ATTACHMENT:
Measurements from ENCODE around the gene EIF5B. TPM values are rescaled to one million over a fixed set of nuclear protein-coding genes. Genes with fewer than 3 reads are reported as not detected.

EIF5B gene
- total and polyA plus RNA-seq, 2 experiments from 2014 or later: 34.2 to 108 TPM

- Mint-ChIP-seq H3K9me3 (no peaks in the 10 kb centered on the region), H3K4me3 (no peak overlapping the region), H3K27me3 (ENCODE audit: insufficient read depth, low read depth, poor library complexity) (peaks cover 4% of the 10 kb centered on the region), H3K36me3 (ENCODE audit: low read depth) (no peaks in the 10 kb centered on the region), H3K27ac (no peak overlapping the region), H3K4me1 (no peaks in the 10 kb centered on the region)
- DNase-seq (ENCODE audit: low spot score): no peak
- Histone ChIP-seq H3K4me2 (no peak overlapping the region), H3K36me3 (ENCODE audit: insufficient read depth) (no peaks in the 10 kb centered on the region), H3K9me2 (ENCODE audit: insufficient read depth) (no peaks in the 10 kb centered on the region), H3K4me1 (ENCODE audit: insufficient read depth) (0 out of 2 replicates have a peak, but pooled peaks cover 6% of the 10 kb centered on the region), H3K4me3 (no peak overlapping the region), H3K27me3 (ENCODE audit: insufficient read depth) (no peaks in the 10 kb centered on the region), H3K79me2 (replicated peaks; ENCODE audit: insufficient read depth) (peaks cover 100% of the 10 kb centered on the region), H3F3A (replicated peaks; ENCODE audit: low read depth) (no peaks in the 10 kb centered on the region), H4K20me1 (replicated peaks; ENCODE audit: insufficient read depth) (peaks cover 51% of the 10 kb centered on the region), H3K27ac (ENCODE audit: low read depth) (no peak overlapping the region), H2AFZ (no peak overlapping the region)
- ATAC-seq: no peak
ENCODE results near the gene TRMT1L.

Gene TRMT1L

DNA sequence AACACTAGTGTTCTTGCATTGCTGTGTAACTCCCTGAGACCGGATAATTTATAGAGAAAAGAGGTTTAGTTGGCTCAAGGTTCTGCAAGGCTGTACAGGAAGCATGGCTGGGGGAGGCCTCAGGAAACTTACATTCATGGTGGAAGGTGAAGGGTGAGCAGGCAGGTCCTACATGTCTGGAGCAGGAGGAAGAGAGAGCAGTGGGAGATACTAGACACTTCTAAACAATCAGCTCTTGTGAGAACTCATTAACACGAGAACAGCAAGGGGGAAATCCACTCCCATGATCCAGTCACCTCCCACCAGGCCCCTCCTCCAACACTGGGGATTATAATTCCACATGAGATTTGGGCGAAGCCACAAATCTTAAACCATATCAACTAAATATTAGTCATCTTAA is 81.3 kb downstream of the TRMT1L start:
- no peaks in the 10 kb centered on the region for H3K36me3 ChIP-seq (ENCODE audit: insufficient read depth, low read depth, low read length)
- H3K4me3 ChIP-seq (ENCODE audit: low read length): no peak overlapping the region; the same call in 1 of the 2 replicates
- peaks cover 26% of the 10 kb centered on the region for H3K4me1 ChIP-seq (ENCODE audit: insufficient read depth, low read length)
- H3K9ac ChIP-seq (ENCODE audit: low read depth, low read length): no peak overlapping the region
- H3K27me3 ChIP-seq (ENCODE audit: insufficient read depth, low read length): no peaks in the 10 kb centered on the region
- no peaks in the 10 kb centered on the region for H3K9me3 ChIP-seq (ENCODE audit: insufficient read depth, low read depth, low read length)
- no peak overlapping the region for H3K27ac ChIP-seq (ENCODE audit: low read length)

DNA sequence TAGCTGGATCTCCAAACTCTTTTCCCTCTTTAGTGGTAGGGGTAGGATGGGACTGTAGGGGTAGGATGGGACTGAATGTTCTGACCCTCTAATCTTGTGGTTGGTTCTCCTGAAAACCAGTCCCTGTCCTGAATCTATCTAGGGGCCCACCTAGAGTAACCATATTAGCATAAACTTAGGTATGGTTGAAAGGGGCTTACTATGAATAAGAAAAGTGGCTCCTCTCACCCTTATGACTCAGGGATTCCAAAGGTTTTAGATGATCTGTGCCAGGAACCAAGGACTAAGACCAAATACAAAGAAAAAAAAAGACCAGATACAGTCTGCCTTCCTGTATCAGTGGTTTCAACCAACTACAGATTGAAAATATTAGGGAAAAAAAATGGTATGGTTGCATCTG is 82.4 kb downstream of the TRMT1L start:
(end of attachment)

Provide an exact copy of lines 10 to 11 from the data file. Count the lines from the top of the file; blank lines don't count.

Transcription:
DNA sequence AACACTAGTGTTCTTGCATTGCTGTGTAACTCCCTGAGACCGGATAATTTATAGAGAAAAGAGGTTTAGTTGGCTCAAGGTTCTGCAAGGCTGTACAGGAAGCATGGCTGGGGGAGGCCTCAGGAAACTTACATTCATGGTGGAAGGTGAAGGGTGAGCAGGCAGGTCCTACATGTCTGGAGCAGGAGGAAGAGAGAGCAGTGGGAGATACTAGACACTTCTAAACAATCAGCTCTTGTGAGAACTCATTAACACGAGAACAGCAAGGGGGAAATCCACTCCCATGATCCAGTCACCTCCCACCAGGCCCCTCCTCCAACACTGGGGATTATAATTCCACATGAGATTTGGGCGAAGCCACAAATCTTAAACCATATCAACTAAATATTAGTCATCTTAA is 81.3 kb downstream of the TRMT1L start:
- no peaks in the 10 kb centered on the region for H3K36me3 ChIP-seq (ENCODE audit: insufficient read depth, low read depth, low read length)